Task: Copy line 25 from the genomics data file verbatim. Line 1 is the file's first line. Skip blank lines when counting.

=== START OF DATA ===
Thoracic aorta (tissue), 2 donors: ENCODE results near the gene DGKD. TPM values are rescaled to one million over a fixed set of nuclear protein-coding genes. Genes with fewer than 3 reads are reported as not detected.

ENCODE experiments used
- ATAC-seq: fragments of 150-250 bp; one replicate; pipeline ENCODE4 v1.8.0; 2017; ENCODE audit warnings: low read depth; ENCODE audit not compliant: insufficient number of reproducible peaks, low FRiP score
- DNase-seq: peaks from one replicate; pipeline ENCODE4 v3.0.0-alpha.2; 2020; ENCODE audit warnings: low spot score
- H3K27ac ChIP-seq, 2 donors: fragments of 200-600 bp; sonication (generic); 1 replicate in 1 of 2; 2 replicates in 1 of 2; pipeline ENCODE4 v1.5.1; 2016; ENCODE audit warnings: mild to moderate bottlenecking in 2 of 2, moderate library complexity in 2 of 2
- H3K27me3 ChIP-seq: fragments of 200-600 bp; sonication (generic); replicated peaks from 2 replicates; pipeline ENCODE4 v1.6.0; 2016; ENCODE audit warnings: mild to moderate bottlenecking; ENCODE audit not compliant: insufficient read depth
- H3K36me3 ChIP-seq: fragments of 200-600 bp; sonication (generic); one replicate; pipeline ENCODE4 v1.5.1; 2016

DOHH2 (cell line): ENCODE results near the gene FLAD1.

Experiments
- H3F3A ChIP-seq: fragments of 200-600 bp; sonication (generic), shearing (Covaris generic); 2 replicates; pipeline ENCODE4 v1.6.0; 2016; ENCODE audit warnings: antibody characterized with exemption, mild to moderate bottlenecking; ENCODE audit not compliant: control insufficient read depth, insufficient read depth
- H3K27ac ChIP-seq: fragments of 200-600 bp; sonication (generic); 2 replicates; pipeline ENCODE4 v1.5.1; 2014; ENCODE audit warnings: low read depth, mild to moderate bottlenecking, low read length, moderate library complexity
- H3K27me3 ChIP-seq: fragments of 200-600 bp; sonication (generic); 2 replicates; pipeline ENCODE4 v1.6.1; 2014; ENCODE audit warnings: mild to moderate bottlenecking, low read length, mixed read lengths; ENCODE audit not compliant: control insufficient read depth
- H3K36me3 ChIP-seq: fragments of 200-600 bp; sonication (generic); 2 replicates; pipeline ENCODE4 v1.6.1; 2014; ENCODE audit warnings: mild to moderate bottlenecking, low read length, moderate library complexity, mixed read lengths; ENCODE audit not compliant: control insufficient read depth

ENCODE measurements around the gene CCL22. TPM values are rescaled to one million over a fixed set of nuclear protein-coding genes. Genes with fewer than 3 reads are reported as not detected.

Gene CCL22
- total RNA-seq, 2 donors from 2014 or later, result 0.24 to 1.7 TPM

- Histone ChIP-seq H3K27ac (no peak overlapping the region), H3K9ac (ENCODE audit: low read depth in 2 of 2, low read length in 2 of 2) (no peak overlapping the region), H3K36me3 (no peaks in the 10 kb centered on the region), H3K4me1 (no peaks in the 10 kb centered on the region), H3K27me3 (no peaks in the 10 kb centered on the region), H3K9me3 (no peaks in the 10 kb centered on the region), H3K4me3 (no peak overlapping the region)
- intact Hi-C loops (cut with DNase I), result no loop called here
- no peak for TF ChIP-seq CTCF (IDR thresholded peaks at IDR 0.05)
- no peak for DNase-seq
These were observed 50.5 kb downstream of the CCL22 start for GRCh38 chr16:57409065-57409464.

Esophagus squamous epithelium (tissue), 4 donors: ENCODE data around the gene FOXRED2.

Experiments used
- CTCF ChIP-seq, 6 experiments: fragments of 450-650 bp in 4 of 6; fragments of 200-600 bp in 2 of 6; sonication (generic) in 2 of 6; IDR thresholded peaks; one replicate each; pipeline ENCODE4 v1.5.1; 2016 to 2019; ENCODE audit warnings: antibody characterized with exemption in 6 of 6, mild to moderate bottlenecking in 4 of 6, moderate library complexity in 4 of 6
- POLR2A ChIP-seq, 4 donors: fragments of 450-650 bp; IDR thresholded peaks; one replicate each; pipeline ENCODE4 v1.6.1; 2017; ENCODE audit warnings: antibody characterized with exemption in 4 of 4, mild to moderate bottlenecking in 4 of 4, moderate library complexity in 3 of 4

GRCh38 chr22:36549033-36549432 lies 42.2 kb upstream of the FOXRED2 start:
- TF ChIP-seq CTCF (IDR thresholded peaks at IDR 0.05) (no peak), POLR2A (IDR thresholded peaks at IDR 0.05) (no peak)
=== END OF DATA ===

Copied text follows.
- POLR2A ChIP-seq, 4 donors: fragments of 450-650 bp; IDR thresholded peaks; one replicate each; pipeline ENCODE4 v1.6.1; 2017; ENCODE audit warnings: antibody characterized with exemption in 4 of 4, mild to moderate bottlenecking in 4 of 4, moderate library complexity in 3 of 4